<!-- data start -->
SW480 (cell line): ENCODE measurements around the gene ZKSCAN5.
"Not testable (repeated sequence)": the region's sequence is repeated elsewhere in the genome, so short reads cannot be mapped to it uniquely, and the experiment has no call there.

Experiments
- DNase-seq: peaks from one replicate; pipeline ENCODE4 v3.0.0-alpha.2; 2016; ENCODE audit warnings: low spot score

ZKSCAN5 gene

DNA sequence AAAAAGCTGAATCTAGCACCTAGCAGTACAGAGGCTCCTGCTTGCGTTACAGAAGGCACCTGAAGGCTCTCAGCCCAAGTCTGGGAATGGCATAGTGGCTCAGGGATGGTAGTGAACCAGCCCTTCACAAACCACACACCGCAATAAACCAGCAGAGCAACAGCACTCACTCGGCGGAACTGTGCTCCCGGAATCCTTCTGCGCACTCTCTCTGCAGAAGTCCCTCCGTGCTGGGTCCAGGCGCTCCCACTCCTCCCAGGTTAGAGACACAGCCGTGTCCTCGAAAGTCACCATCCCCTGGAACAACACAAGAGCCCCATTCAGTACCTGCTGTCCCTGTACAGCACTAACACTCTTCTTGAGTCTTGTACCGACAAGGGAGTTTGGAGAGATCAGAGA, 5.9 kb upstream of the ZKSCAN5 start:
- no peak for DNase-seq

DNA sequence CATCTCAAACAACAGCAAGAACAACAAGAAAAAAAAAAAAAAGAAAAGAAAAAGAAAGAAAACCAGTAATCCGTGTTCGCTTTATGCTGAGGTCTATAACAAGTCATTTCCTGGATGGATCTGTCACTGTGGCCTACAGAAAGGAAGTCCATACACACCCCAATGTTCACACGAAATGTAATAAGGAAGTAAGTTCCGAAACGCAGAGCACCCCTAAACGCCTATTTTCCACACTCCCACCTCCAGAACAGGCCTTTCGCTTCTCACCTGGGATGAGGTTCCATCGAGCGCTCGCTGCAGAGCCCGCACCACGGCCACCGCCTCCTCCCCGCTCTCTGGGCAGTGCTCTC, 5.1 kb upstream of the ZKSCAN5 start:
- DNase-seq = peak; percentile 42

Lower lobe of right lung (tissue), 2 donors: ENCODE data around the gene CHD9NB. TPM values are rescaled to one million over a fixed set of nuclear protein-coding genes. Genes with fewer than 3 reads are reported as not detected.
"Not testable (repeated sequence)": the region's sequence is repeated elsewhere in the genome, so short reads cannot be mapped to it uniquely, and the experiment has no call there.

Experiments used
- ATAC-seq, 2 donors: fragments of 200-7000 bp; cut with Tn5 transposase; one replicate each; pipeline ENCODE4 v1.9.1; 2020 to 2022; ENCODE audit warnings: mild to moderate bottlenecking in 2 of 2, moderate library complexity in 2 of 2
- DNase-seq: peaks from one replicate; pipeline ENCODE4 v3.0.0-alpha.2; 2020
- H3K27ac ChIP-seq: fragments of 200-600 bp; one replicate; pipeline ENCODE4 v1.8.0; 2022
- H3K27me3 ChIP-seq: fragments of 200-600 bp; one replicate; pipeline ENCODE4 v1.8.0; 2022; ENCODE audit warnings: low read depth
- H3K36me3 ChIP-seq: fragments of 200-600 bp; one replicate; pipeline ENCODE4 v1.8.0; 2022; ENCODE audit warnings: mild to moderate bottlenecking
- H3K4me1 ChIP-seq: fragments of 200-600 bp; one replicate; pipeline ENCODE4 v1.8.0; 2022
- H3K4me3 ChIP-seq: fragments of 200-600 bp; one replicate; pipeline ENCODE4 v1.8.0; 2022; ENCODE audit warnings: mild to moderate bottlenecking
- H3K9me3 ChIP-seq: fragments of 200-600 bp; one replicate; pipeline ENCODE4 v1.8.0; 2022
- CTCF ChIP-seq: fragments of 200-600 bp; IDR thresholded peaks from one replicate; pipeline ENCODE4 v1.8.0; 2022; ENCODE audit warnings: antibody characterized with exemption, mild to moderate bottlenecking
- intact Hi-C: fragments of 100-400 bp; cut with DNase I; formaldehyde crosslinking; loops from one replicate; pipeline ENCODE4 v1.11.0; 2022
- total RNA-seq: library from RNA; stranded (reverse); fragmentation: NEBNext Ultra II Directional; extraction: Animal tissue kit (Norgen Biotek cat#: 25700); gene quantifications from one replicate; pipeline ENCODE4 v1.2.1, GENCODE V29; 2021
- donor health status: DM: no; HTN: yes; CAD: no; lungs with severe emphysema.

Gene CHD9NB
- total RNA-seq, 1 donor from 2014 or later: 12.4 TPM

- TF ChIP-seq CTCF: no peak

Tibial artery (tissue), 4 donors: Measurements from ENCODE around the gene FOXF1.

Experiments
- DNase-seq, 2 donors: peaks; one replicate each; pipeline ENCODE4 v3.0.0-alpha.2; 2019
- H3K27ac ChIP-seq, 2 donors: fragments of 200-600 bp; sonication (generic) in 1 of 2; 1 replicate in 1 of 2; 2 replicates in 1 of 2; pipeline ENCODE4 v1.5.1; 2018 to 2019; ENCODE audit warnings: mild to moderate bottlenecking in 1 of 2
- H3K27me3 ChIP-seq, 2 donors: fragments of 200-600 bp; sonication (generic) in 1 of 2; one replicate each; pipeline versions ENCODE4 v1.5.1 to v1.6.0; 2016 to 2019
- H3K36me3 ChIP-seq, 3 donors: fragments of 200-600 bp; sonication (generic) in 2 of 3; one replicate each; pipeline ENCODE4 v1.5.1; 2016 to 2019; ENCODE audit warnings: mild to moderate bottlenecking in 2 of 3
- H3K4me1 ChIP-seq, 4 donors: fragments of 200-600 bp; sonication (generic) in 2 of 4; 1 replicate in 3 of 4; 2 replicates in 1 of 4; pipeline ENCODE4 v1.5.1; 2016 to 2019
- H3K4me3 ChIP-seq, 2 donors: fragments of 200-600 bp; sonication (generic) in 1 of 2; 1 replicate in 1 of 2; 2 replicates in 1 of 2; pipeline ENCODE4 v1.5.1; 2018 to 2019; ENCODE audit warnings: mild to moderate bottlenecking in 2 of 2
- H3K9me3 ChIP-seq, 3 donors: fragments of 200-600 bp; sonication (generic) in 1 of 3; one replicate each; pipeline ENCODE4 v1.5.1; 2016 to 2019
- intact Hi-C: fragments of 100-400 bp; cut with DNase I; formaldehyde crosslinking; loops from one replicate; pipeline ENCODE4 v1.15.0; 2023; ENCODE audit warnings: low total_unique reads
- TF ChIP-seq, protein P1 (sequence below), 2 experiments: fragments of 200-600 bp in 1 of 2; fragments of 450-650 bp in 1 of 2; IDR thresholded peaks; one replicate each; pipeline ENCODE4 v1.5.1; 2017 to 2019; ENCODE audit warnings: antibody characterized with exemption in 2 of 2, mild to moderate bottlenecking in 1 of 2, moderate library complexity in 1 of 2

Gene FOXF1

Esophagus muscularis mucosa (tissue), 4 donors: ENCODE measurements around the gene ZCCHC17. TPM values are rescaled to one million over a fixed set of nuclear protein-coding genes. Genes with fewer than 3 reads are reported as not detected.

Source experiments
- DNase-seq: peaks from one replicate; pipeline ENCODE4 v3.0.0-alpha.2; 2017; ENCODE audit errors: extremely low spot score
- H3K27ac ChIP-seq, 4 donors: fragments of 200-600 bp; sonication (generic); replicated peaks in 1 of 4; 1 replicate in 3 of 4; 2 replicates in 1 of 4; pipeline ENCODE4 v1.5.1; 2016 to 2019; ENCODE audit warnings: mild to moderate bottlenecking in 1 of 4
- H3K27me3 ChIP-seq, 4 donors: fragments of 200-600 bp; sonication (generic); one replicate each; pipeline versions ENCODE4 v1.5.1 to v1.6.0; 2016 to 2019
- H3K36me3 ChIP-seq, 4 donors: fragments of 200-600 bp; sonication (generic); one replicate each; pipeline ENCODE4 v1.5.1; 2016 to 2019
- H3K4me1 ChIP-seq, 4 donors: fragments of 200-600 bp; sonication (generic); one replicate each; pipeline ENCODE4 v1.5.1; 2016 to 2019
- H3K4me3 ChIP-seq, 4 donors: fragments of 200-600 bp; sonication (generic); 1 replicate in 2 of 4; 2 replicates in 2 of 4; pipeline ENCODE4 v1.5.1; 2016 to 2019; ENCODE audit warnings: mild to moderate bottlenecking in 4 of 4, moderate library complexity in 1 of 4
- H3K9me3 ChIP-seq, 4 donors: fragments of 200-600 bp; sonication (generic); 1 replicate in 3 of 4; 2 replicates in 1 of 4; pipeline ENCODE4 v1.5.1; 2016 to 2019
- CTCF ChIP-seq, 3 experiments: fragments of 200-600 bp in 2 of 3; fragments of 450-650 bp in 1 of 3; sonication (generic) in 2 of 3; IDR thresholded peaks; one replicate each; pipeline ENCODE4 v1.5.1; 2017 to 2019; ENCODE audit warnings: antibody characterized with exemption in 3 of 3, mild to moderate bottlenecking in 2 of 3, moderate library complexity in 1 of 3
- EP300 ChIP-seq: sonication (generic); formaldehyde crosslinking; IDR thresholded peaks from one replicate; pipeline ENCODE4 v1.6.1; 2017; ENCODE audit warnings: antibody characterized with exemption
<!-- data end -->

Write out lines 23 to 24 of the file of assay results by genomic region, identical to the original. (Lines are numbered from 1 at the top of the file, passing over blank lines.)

- total RNA-seq: library from RNA; stranded (reverse); fragmentation: NEBNext Ultra II Directional; extraction: Animal tissue kit (Norgen Biotek cat#: 25700); gene quantifications from one replicate; pipeline ENCODE4 v1.2.1, GENCODE V29; 2021
- donor health status: DM: no; HTN: yes; CAD: no; lungs with severe emphysema.